I was always told to not touch my body with bad intentions. That my body is something that I should cherish because it is one of a kind and I am so lucky to have it. That loving the skin that I am in is the most important thing that I can do for myself. Everything changed when I got called fat for the first time when I was 15 years old. I started to look at the way the media portrayed women’s bodies and how I could fit into what society deemed as “beautiful.” I started to do whatever it took to be thinner so that I could also be seen as beautiful. I started to restrict what food I was taking in. It got to the point where if I felt guilty about what I was eating I would make myself throw up to try and feel better. I didn’t know that what I was doing could be seen as an eating disorder. I just wanted to be happy. Eating Disorder Awareness week, from Feb. 21-28, provides insight on these issues.
The three main eating disorders are Anorexia, Bulimia and Binge Eating. There are biological, environmental and psychological factors that go into these disorders, not just having low self-esteem. However, the number of people who have been diagnosed with eating disorders is actually a small number.
“We miss a larger segment of the population that is dealing with eating disorder behavior. Not necessarily a clinical diagnosis, but a behavior that causes problems for them which includes food and body image issues,” Director of Counseling Services Deirdre Dalsing said.
I was a cheerleader at 15, and every girl on the team was smaller than I was. There’s something damaging about being assigned to the bottom of the pyramid, but there I stood pretending like I didn’t mind having to lift these girls that I thought were half my size above my head. All I knew was that I wanted to defy gravity like my teammates.
I constantly found myself pinching at what I thought were piles of fat on my stomach praying that they would go away. Even though I was losing weight, I would push myself to eat 100 fewer calories each day and to run that extra lap during practice, but still it stayed.
Dalsing said that one of the indicators of someone having an eating disorder is when food becomes more of a conflict than what it should be, which was my mindset. I would not stop hurting myself in order to get the body that I wanted. I was never happy with the way I looked.
One of the leading symptoms of someone who has an eating disorder is keeping their behavior a secret, which is what I did because I felt so ashamed. Dalsing said that eating disorders tend to be shame-based disorders. Talking about them may lead to embarrassment which can cause people to not want to admit what they are doing to themselves.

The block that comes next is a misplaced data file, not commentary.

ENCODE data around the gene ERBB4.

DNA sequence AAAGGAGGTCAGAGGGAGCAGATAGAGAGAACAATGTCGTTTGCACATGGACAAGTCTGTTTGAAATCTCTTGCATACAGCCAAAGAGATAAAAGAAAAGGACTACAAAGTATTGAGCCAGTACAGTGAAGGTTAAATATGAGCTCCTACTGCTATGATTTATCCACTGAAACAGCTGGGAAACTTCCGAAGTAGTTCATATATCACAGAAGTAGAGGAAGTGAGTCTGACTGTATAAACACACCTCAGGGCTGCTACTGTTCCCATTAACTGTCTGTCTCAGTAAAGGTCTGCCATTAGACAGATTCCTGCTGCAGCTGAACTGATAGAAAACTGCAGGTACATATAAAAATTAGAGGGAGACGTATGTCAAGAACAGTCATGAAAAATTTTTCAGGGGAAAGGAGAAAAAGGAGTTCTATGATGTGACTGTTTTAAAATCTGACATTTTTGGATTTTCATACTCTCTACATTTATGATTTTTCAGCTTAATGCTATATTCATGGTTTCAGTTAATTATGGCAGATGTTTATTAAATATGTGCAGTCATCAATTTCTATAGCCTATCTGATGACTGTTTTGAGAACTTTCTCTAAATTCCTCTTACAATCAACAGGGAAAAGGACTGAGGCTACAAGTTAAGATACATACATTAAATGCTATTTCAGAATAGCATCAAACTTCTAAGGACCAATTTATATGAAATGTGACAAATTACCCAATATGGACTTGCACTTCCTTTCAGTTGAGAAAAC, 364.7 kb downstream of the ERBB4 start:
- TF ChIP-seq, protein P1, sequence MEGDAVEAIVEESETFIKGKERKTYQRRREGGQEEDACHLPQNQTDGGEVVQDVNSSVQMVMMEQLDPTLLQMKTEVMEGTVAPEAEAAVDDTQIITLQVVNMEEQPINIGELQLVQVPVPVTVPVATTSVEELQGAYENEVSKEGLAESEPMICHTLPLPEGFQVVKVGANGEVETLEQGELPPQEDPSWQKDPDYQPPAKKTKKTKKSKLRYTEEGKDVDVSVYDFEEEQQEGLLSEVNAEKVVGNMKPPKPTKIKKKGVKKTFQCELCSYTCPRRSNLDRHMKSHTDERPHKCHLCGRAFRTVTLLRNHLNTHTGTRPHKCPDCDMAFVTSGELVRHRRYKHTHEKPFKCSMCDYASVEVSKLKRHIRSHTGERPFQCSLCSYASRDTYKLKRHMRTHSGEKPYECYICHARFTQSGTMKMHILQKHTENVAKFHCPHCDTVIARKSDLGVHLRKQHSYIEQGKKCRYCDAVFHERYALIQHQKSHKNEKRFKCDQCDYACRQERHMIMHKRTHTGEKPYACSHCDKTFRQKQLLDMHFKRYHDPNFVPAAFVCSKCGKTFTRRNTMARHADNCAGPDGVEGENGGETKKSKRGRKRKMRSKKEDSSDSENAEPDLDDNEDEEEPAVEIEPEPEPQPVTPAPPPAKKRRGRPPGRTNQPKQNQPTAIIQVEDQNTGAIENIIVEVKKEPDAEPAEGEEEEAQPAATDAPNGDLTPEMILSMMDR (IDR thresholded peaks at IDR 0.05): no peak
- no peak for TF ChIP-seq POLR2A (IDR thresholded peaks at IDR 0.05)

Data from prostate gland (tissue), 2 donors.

Another one of the symptoms that I took on was seeking approval from others. I would ask my friends if I looked “fat” or “ugly,” but never believed them when they said that I didn’t.
“Once there is a distress on what they look like, there’s more of a risk of an eating disorder,” Dalsing said. Other symptoms may include skipping meals often, over-exercising and having conflicts with others about eating.
I only started to make peace with my body when a close friend told me that she was worried. She noticed my eating patterns and knew something wasn’t right because she had gone through the same thing. I leaned on her for support and she was able to guide me down the path of recovery. Dalsing said that a person has to truly recognize that they have a problem otherwise it will be very hard for them to get help.
It has been four years since I last made myself throw up. I have gained and lost weight in that time. There are days when I look at myself in the mirror and hate the person that stares back at me, but I know that those days are temporary. Society made me believe that being skinny means that you are healthy and happy, but now I know that healthy and happy looks different on everyone. Eating disorders do not have a size limit.
We need to start teaching kids at a young age to create a healthy relationship with food and not treat it as something evil.
As a future educator, I need to project a healthy body image so that one day I won’t have to see one of my students struggle with the same issues that I did when I was their age. One way that we can do this is to start normalizing talk about positive body image and mental health.
“I will not use the word ‘blessed’. Some people will say that a person is ‘blessed’ to be skinny or a certain size. I do not use that word because to me, that supports [the idea] that they are so fortunate and lucky and that means that the rest of us aren’t lucky and it’s not fair,” Dalsing said.
I used to think that being called fat was the meanest thing that someone could say to me, but being fat is not synonymous to being ugly. What I have learned throughout this journey to self love is that fat is not a bad word. I know now that eating disorders are not beautiful or glamorous, but loving yourself the way you are is.
I would like to issue an apology to my body and the ways that I hurt it. You did not deserve that.
If you feel like you or someone you know may be struggling with an eating disorder, University Counseling Services can be reached by telephone at 608-342-1891, and is open Mon, Fri from 8 a.m to 4:30 p.m and Tue, Wed, Thu from 8 a.m. to 8 p.m.